Magic, murder, blood, lust and sword fights are just some of the details Jennifer Whitaker said are part of the upcoming Monroe County Civic Theater’s production of
The production is set to take place this weekend on the Third Street Park Stage with 7 p.m. shows Thursday through Saturday and a 3 p.m. showing Sunday. It’s a part of an annual series put on by the Monroe County Civic Theater called “Shakespeare in the Park” and is sponsored in part by Bloomington Parks and Recreation, World Wide Automotive and Carol Wilson.
“We’re celebrating the 26th year of the Monroe County Civic Theater in Bloomington,” said Sheila Butler, director of the play. “And Shakespeare in the Park has been a part of it for close to 20 years.”
The first Shakespeare in the Park production, “A Midsummer Night’s Dream,” took place in 1990 at the Harmony School Outdoor Stage. Since then, the group has covered a wide variety of Shakespeare’s work including “The Two Gentlemen of Verona,” “Othello,” “Romeo and Juliet” and “King Lear.” The last time “Macbeth” was performed by this group was in 2004.
Butler proposed during a board meeting that “Macbeth” be put on again this year.
“My son got to be Macbeth years ago in high school, and I really liked the play then,” Butler said. “I thought it would be fun to direct and a good fit for our annual series.”
Butler also pointed out that this production has a few unique twists that will make it interesting for audience members.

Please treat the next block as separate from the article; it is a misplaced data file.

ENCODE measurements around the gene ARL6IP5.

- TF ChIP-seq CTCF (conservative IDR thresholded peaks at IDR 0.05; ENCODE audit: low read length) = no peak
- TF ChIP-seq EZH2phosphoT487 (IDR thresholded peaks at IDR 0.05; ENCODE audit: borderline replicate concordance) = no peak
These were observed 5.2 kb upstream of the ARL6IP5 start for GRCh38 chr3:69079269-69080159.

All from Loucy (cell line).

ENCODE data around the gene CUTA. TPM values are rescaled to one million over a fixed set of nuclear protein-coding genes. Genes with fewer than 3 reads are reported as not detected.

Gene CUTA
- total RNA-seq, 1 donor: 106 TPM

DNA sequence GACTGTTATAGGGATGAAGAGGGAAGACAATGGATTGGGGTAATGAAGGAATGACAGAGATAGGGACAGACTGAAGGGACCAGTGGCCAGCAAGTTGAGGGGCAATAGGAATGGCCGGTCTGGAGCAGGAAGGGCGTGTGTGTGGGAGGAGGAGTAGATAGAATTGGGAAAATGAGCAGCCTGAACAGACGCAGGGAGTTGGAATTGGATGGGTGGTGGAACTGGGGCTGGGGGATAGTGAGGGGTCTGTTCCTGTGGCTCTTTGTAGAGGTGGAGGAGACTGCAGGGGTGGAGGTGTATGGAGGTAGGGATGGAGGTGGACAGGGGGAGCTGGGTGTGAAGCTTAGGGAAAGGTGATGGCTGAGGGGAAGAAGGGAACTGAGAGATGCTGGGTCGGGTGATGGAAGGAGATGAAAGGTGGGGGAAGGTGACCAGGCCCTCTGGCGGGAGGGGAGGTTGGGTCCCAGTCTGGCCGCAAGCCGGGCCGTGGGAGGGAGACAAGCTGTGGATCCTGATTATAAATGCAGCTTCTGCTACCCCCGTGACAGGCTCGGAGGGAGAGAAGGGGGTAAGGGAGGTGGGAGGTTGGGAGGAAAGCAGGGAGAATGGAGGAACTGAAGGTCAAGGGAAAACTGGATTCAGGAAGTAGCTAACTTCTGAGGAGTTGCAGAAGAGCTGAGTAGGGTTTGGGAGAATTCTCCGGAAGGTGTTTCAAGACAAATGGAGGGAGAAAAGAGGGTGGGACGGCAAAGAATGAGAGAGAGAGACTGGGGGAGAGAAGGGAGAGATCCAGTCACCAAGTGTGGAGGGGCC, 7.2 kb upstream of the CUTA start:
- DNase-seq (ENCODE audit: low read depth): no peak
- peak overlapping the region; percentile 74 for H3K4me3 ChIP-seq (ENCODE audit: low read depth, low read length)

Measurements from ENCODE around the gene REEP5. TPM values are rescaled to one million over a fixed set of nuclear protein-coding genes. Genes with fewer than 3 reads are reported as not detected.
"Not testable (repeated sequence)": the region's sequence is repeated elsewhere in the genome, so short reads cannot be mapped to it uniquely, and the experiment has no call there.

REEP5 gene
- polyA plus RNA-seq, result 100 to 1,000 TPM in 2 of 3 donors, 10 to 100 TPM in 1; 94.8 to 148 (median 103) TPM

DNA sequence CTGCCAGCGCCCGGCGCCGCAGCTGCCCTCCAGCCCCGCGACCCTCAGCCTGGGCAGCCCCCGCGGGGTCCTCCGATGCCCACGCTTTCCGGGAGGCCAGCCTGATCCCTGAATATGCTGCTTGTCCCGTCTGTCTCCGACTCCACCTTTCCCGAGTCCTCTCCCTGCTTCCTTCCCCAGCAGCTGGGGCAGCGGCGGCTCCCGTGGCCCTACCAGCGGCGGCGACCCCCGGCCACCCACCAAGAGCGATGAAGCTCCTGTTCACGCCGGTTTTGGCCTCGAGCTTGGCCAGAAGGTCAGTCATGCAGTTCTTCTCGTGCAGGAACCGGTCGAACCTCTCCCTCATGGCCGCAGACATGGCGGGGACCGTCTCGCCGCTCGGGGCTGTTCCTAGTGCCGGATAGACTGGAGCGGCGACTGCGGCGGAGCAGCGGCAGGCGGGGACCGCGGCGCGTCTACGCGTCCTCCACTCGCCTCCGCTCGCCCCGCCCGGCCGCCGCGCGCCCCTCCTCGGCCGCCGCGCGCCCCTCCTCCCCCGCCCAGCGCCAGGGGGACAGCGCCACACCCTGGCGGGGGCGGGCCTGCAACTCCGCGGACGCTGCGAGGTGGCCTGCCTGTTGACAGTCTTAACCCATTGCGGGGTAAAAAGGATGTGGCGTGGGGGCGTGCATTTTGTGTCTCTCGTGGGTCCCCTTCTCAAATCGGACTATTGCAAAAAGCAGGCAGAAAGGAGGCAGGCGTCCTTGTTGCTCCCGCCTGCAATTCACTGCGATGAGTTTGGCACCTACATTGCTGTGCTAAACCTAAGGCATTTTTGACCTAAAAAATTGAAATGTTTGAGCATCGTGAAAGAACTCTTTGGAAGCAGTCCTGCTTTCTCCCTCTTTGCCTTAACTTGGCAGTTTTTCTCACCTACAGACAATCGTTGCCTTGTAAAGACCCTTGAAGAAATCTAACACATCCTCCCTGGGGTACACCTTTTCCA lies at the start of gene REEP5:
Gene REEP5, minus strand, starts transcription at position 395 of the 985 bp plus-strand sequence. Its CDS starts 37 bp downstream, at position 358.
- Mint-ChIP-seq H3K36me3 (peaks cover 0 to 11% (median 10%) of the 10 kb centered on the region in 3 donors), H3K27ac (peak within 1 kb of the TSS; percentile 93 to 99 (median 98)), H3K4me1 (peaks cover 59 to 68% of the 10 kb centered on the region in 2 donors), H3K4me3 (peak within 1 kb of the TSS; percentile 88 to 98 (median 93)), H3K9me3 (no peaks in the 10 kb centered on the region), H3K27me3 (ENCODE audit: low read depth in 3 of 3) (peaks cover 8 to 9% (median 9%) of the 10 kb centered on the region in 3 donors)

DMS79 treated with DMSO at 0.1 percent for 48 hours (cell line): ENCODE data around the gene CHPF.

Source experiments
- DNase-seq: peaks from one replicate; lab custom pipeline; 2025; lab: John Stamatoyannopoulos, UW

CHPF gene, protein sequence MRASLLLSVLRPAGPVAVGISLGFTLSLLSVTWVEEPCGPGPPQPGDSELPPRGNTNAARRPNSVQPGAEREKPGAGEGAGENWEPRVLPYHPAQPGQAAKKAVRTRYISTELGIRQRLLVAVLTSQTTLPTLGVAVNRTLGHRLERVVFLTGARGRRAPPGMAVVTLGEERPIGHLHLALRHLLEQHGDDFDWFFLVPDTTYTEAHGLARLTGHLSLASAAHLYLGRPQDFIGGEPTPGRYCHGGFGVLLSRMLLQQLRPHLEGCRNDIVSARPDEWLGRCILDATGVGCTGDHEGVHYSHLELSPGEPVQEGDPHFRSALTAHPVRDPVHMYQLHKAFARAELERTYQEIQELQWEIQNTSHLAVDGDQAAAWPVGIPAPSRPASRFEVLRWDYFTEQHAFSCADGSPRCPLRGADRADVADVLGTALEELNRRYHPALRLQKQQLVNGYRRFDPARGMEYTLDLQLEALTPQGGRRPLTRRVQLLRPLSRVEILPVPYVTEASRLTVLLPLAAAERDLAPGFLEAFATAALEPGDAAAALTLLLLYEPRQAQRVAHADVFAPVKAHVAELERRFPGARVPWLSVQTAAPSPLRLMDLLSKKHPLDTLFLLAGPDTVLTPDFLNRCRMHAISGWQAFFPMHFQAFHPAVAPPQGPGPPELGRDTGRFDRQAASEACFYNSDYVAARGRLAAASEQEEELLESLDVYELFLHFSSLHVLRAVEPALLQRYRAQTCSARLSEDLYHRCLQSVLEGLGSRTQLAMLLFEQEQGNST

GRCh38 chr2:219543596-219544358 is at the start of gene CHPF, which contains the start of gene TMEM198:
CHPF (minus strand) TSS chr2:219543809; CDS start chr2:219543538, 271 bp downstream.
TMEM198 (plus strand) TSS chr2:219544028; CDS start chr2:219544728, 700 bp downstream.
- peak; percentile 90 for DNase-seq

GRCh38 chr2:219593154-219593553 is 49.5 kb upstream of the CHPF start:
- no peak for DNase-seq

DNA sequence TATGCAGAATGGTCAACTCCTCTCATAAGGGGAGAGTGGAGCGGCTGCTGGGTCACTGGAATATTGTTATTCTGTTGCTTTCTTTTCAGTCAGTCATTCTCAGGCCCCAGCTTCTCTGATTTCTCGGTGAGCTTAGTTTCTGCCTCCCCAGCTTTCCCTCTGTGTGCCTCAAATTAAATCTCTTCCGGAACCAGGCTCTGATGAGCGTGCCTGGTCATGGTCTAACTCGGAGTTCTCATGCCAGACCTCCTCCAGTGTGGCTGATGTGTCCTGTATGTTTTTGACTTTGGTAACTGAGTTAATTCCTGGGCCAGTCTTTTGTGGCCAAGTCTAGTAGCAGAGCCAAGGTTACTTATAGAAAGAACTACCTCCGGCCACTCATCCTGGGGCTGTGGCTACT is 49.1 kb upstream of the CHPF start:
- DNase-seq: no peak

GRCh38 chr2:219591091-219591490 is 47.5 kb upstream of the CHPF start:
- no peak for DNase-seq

“We’re incorporating living foliage in our production,” Butler said. “This means that we have people acting as trees in the play. We also have puppets, music, dancing and some interesting costumes and set design.”
The sets for this summer’s production were collected and constructed by members of the MCCT led by set builder Amy Luxenburger, who was inspired by German expressionist painting and film.
“We were going for something that incorporated jarring colors, forced perspectives and pretty much anything that looked unnatural,” Luxenburger said.
The set itself includes a large painted backdrop depicting a path into a tunnel, a window with red light coming through it and an arch to represent a part of the castle.
“We also have these trellises up front with a mixture of things on them to kind of set the scene for where the witches do their work,” Luxenburger said.
The trellises are painted with Anglo-Saxon runes and are adorned with tarot cards and feathers to give a “witchy” feel.
Luxenburger, like many of the other cast and crew, plays multiple roles in this production. In addition to being the set designer, she also plays a witch and the character Old Siward.
“Everyone here is a volunteer, so we have to wear multiple hats,” she said.
Community members interested in viewing the production are encouraged to bring lawn chairs or picnic blankets, relax and enjoy the show.
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